Ethiopia: Irrigated farming helps farmers produce more, even when the rain is erratic (International Institute for Environment and Development)
After losing nearly all his livestock to drought and bandits, John Nang’iro Ekalale switched to horticulture in 2016. Mr. Ekalale teamed up with 15 young pastoralists from Lodot, a village in northern Kenya’s Turkana county. They had all lost their livestock and wanted to try their hands at irrigated horticulture.
He says, “We didn’t know what we wanted to grow by then, and even today, it is still trial and error.” He adds that they are mainly farming tomatoes, scallions, spinach, sukuma wiki (collard greens), and indigenous vegetables. Eggplant and capsicum also grow well in this area.
The group grows crops on about 50 acres of land and has grown to more than 200 members, now farming under the name Lodot Green Growers.
Good irrigation has helped produce good harvests. Before they started farming, the 15 young men manually dug a shallow well, which luckily yielded fresh water. Paul Samal is one of the young men. He says, “We started by doing manual irrigation, where we used buckets to fetch water and sprinkle it on the crops.”
Their work caught the eye of the county government in 2017 and the German organization GIZ, which sunk two boreholes for the group.
Mr. Samal says, “We now use a solar system which helps us easily pump water from the source to the farm.”
Dan Olago is a senior lecturer at the department of geology at the University of Nairobi. He says that groundwater in Kenya, and on the entire African continent, remains a hidden resource that has not been studied exhaustively.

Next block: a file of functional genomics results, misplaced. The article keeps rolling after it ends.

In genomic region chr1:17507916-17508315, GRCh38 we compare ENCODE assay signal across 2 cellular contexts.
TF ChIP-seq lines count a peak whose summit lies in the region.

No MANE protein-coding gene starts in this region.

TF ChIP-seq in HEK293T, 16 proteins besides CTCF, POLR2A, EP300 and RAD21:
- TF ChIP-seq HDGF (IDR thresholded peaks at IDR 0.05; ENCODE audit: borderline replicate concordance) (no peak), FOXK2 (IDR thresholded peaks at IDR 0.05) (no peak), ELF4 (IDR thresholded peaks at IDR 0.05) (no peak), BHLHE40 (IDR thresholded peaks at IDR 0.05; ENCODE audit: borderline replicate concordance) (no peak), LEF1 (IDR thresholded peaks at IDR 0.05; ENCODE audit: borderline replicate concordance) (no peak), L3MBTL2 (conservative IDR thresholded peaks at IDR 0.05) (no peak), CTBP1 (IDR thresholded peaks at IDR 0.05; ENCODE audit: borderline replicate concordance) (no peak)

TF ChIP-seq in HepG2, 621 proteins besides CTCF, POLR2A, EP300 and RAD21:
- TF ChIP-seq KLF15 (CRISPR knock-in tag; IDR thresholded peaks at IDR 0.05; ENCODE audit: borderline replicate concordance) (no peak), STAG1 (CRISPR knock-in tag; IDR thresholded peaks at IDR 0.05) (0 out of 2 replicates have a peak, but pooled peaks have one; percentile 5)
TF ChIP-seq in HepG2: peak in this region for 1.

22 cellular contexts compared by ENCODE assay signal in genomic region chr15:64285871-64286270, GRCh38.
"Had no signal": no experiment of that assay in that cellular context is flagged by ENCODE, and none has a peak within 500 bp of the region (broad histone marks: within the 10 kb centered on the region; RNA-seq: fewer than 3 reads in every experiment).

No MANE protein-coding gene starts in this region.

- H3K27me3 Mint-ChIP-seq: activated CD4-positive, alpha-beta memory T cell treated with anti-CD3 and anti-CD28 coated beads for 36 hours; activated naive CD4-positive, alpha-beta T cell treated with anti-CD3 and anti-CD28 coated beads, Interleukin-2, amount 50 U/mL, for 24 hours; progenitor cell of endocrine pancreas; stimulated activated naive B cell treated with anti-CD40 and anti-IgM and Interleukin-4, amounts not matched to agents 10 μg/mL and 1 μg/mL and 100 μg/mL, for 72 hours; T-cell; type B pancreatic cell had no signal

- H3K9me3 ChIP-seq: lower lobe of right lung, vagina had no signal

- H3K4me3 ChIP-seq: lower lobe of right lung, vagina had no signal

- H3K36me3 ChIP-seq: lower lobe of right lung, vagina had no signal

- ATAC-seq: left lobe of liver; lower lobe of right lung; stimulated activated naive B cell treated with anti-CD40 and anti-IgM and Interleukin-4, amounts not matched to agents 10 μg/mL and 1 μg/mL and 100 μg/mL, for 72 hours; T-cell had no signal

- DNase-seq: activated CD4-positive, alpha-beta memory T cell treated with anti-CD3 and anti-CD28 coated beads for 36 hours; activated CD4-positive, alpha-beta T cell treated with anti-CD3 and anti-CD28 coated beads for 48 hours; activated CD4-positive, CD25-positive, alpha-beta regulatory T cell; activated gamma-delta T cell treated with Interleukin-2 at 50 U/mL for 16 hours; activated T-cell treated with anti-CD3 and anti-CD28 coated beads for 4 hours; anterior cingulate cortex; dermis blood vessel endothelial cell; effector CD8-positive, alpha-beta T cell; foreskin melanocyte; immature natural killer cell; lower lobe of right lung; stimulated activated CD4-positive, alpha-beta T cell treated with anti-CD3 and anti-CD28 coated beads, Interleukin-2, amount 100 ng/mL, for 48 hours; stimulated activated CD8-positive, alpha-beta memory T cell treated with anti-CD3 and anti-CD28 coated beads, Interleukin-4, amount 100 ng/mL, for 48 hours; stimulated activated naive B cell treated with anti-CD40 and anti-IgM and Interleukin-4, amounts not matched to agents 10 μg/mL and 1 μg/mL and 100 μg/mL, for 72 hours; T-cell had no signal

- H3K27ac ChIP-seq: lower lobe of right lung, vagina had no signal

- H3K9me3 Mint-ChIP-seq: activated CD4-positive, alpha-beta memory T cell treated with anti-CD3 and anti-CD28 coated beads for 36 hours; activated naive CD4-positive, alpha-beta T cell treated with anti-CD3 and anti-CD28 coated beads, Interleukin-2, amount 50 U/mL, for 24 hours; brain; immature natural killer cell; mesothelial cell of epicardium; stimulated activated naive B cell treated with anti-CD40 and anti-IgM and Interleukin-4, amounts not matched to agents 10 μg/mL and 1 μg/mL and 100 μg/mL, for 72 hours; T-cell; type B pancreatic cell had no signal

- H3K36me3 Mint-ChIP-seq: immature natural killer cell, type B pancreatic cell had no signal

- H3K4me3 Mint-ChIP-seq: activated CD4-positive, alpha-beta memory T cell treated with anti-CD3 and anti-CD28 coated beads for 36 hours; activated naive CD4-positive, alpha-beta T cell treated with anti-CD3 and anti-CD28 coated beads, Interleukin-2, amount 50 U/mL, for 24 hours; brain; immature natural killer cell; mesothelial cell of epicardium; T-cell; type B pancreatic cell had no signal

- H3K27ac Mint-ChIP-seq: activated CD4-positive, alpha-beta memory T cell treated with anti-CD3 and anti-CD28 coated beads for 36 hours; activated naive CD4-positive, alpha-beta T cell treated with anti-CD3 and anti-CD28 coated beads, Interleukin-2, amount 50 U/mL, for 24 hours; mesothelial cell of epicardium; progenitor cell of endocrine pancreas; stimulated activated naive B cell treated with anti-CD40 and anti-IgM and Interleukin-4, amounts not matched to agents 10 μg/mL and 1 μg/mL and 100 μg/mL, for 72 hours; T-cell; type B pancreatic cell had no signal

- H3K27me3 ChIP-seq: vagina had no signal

He says: “When people want to access groundwater, they ask experts to go out there and do a hydro-geophysical survey basically to site a borehole without necessarily understanding the characteristics of that particular aquifer.”
Water has been a hindrance to agricultural prosperity in most arid and semi-arid areas. The good news is that the latest hydrogeological research findings show that groundwater in Africa is resilient to climate change.
Patrick Munyula is an agricultural officer from Katilu ward in Turkana South. He says the county government is already mapping out boreholes with the aim of expanding irrigation. He adds that, considering the yields from the plots that have already been established by local farmers, there is much optimism that the region could soon be a breadbasket.
But while the harvest has been good, the farmers face a bigger challenge: marketing. Locally, there is not much market, as most people don’t eat a lot of vegetables.
Mr. Ekalale explains: “Horticultural crops are doing well here but the challenge is many residents don’t include them in their diets. Many times we are forced to teach them how to cook some of these foods before persuading them to buy.”
Without local markets, the farmers would like to access external markets to sell their high-value horticultural produce, but they struggle given the poor infrastructure and the distance from target markets.
But since the yields are good and fetch a little money locally, Mr. Ekalale says he will continue growing horticultural crops and even increase the number of crops he grows as residents slowly understand their nutritional significance.
Alphus Lusweti is the county agricultural officer in Loima and says that officers are currently sensitizing farmers on available markets for their products.
He says: “Beyond awareness, we are also involved in market linkages. For instance, we are linking farmers to markets such as the refugee camp in Kakuma and government institutions: mainly schools, prisons, and colleges.”
This story was adapted from an article published by The Daily Nation and originally titled, “Big harvest, no market: Pain of Turkana growers.” To read the full article, go to: https://www.nation.co.ke/business/seedsofgold/Pain-of-Turkana-growers/2301238-5255110-122d7uaz/index.html
Photo credit Daily Nation, Isaiah Esipisu